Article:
"If Labour has a real disaster, pro-Corbyn MPs will hold on to more than three quarters of their representation, while the larger Corbyn-sceptic group will be cut in half."by Alex Dean / May 4, 2017 / Leave a comment
The phenomenon of party leaders stepping down after a defeat is a relatively new one. Robert Peel lost in 1835, hung on and had another—successful—crack in 1841. William Gladstone clung on through two defeats, and ended up being PM three times, finally throwing in the towel in 1886. In the 20th century, Clement Attlee and Winston Churchill both stuck around after election day humblings. More recently, Neil Kinnock stood his ground after a routing in 1987, though he never made it to No 10.
It is difficult to imagine any normal leader, at least from one of the two main parties, doing this now. Resigning post-defeat has become standard practice. Nick Clegg, Ed Miliband and David Cameron all backed off after humiliation at the polls.
Jeremy Corbyn, though, is not a normal politician. The evidence suggests that Labour will be pummelled on 8th June: according to ICM, the party is 19 points behind the Tories. But there are good reasons to think that however bad the result, Corbyn will break with recent precedent and cling on to power. The first such reason, which I explored in a recent blog, concerns the so-called “McDonnell amendment.” The second reason—which is related to the first—I want to explore here.
First, some background. In September, Labour’s National Executive Committee will vote on an amendment to the party’s constitution: currently, 15 per cent of MPs must nominate a leadership candidate for them to make the ballot paper; this would change the number to 5 per cent. There is incentive for Corbyn to wait for this amendment to pass before stepping aside. His allies will find it easier to meet the 5 per cent threshold, and so if he wants a successor from his wing of the party, delaying until September makes sense.
Already the MP for Islington North will be tempted to try his luck, but the reasons for hanging on do not stop here. Look at the electoral map, speak to the experts, and another becomes clear. The picture for Labour moderates starts to look very grim.
If—when—Labour loses in June, its right wing MPs are more likely to lose their seats than its left wing ones. Corbynites tend to occupy safer seats than moderates. Charlie Cadywould, a researcher at think tank Policy Network and author of a recent report on Labour’s parliamentary make-up, told me: “Because they tend to represent safe Labour seats, the worse Labour does at the polls in June, the stronger the Corbynites will become.”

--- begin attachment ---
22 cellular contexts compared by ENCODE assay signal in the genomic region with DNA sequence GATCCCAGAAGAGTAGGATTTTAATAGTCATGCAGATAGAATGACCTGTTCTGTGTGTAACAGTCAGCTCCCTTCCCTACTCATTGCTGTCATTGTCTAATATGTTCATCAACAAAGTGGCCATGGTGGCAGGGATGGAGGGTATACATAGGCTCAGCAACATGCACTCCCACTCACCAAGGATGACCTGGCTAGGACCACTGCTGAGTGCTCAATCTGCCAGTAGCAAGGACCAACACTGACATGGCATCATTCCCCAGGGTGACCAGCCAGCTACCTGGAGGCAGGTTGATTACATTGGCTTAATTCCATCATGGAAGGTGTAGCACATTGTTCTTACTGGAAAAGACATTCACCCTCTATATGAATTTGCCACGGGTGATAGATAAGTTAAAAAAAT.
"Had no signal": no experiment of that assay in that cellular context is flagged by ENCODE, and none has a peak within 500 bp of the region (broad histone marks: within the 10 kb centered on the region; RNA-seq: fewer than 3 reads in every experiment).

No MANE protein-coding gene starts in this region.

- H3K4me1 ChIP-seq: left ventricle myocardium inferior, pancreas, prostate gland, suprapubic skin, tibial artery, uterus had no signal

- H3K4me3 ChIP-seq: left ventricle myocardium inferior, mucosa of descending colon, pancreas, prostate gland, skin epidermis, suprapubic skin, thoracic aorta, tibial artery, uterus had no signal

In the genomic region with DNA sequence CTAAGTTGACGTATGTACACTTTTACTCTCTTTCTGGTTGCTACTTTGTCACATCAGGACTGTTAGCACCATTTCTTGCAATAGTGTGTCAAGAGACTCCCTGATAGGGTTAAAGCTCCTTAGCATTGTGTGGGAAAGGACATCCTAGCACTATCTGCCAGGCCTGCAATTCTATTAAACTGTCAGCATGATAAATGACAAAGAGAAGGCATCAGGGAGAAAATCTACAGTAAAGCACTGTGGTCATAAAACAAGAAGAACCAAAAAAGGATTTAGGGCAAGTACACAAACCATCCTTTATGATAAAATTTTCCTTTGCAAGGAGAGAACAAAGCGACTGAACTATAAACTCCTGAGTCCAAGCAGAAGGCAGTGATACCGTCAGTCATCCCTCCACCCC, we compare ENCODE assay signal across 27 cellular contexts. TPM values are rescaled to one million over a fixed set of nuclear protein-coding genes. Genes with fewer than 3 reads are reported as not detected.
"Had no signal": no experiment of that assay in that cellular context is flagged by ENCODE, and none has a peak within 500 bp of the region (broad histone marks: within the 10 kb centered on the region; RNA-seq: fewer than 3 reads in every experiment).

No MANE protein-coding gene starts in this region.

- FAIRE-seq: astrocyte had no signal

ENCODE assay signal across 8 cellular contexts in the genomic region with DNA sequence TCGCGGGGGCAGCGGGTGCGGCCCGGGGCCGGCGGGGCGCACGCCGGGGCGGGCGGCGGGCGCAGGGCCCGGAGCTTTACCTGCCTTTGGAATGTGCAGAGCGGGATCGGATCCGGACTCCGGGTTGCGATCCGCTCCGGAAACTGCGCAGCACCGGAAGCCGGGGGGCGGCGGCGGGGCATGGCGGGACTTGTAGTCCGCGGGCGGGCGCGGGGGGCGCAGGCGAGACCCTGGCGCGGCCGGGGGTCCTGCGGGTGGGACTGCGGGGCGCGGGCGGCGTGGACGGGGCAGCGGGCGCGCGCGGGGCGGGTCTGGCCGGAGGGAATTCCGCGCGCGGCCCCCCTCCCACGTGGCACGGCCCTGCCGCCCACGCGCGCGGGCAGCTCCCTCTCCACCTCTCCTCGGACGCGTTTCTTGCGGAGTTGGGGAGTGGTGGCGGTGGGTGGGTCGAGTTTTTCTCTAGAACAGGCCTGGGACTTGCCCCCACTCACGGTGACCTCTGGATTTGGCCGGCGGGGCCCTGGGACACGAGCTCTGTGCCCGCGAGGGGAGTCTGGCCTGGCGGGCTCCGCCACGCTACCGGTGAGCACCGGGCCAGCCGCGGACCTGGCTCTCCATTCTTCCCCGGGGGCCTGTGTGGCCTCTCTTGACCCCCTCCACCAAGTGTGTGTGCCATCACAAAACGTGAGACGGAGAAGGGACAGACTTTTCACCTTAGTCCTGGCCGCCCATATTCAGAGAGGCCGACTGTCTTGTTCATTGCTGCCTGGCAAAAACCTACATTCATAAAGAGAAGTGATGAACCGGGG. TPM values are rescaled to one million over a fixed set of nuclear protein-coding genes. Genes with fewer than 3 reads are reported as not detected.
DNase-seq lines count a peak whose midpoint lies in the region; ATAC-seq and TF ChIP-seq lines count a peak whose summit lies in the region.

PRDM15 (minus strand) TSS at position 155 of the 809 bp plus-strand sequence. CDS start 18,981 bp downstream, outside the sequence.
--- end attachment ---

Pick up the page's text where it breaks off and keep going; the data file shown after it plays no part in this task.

To get a flavour of this, consider some of the big names. Shadow chancellor John McDonnell’s majority in Hayes and Harlington is over 15,000. Diane Abbott’s majority is even chunkier, at 24,000. For Richard Burgon, shadow justice secretary, the figure is 12,533. The only hardcore Corbynite in real trouble is Cat Smith, shadow minister for youth engagement and voter affairs, who used to work in Corbyn’s office. Her majority in Lancaster and Fleetwood is just 1,265.
Now look at the right of the party. John Woodcock, a former chair of Blairite pressure group Progress and vocal critic of Corbyn, has a majority of just 725. Wes Streeting, also strongly opposed to the leader, is in even rougher shape: his majority is 589. Mary Creagh, branded “hostile” in the leaked Corbynite loyalty list last year, is on 2,600. Liz Kendall’s is 7,000: better, but far from Diane Abbott territory. Rumour has it that the Conservatives think their candidate, 24-year-old Jack Hickey, can push her out. There are some opponents of Corbyn with large majorities, but the overall pattern is clear.
The implications are troubling. Corbyn already has incentive to cling on while he waits for the passage of the amendment. But if Labour winds up losing badly, the incentive will increase. The proportions will swing such that a hard-left nomination onto the ballot paper becomes simpler. 5 per cent of, say, 200 MPs is not a lot. When you factor in the party swinging in its direction in June, the hard-left will have little problem securing its votes.
There is one other possibility worth exploring. If the swing against the right of the party is really substantial, it could render the McDonnell amendment superfluous. It may be that after 8th June, the numbers stack up so in Corbyn’s favour that a Corbynite can make it onto the ballot straight away—amendment or not. Cadywould explained: “A loss of around 50 seats would probably be enough to ensure that a ‘continuity Corbyn’ candidate could get the nominations of the 15 per cent of Labour parliamentarians they need.”
This would clearly give Corbyn less reason to hang on until September—but only because his long-term objective, left-wing takeover of the Labour party, was already achieved. That’s not much of a silver lining.
Cadywould continued: “If Labour has a real disaster, losing 100 seats, pro-Corbyn MPs would hold on to more than three quarters of their representation, while the larger Corbyn-sceptic group would be cut in half.”
Things will become clearer as Labour finalises its candidate list. The allegiances of the newcomers could determine the result of the party’s future leadership elections. Emma Hardy, not a Corbyn insider, pipped hardliner Sam Tarry to the post in Hull West last week, and will now be Labour’s candidate. But there is still much on the line: Katy Clark, Corbyn’s political secretary, has been linked with the Rochdale vacancy.
One thing is certain: if the Corbynites cement their grip on the party much further then Labour centrists, who blame the left for the party’s electoral woes, will start thinking even more seriously about splitting off.